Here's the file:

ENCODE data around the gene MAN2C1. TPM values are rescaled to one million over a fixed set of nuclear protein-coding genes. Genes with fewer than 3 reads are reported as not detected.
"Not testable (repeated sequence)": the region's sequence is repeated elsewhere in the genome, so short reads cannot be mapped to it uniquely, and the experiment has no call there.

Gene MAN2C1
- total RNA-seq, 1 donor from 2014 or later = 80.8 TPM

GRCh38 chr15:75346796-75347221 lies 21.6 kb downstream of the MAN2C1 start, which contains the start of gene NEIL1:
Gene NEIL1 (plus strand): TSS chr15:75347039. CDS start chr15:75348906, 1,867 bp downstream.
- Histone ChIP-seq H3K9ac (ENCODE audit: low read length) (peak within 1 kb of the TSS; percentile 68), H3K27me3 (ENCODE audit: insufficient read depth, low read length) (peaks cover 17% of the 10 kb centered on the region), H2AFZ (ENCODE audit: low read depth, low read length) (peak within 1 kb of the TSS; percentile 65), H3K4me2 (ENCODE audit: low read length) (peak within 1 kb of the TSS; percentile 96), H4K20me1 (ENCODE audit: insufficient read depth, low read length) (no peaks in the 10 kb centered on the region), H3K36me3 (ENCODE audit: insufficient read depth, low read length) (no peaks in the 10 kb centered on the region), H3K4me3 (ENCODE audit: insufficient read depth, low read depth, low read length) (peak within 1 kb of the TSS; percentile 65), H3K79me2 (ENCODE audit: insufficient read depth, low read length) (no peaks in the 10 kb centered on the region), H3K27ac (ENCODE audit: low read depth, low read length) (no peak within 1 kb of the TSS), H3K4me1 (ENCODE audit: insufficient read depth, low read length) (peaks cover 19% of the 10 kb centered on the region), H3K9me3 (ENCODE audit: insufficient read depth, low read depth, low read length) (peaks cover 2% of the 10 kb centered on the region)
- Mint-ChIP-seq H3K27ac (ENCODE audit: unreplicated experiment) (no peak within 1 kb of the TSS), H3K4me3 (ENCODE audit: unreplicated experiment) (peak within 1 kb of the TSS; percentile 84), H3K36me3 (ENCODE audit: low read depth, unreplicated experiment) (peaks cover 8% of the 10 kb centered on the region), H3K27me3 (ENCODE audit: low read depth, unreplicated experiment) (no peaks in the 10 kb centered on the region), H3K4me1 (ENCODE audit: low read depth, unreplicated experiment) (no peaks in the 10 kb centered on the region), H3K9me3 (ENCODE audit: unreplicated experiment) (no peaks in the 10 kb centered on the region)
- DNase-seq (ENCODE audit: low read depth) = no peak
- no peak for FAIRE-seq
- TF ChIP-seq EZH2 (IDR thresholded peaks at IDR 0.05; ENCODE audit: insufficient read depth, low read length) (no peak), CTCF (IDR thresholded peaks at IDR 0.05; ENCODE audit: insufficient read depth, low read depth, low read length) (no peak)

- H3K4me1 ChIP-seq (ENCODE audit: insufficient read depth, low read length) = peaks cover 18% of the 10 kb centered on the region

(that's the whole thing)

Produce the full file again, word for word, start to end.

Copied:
ENCODE data around the gene MAN2C1. TPM values are rescaled to one million over a fixed set of nuclear protein-coding genes. Genes with fewer than 3 reads are reported as not detected.
"Not testable (repeated sequence)": the region's sequence is repeated elsewhere in the genome, so short reads cannot be mapped to it uniquely, and the experiment has no call there.

Gene MAN2C1
- total RNA-seq, 1 donor from 2014 or later = 80.8 TPM

GRCh38 chr15:75346796-75347221 lies 21.6 kb downstream of the MAN2C1 start, which contains the start of gene NEIL1:
Gene NEIL1 (plus strand): TSS chr15:75347039. CDS start chr15:75348906, 1,867 bp downstream.
- Histone ChIP-seq H3K9ac (ENCODE audit: low read length) (peak within 1 kb of the TSS; percentile 68), H3K27me3 (ENCODE audit: insufficient read depth, low read length) (peaks cover 17% of the 10 kb centered on the region), H2AFZ (ENCODE audit: low read depth, low read length) (peak within 1 kb of the TSS; percentile 65), H3K4me2 (ENCODE audit: low read length) (peak within 1 kb of the TSS; percentile 96), H4K20me1 (ENCODE audit: insufficient read depth, low read length) (no peaks in the 10 kb centered on the region), H3K36me3 (ENCODE audit: insufficient read depth, low read length) (no peaks in the 10 kb centered on the region), H3K4me3 (ENCODE audit: insufficient read depth, low read depth, low read length) (peak within 1 kb of the TSS; percentile 65), H3K79me2 (ENCODE audit: insufficient read depth, low read length) (no peaks in the 10 kb centered on the region), H3K27ac (ENCODE audit: low read depth, low read length) (no peak within 1 kb of the TSS), H3K4me1 (ENCODE audit: insufficient read depth, low read length) (peaks cover 19% of the 10 kb centered on the region), H3K9me3 (ENCODE audit: insufficient read depth, low read depth, low read length) (peaks cover 2% of the 10 kb centered on the region)
- Mint-ChIP-seq H3K27ac (ENCODE audit: unreplicated experiment) (no peak within 1 kb of the TSS), H3K4me3 (ENCODE audit: unreplicated experiment) (peak within 1 kb of the TSS; percentile 84), H3K36me3 (ENCODE audit: low read depth, unreplicated experiment) (peaks cover 8% of the 10 kb centered on the region), H3K27me3 (ENCODE audit: low read depth, unreplicated experiment) (no peaks in the 10 kb centered on the region), H3K4me1 (ENCODE audit: low read depth, unreplicated experiment) (no peaks in the 10 kb centered on the region), H3K9me3 (ENCODE audit: unreplicated experiment) (no peaks in the 10 kb centered on the region)
- DNase-seq (ENCODE audit: low read depth) = no peak
- no peak for FAIRE-seq
- TF ChIP-seq EZH2 (IDR thresholded peaks at IDR 0.05; ENCODE audit: insufficient read depth, low read length) (no peak), CTCF (IDR thresholded peaks at IDR 0.05; ENCODE audit: insufficient read depth, low read depth, low read length) (no peak)

- H3K4me1 ChIP-seq (ENCODE audit: insufficient read depth, low read length) = peaks cover 18% of the 10 kb centered on the region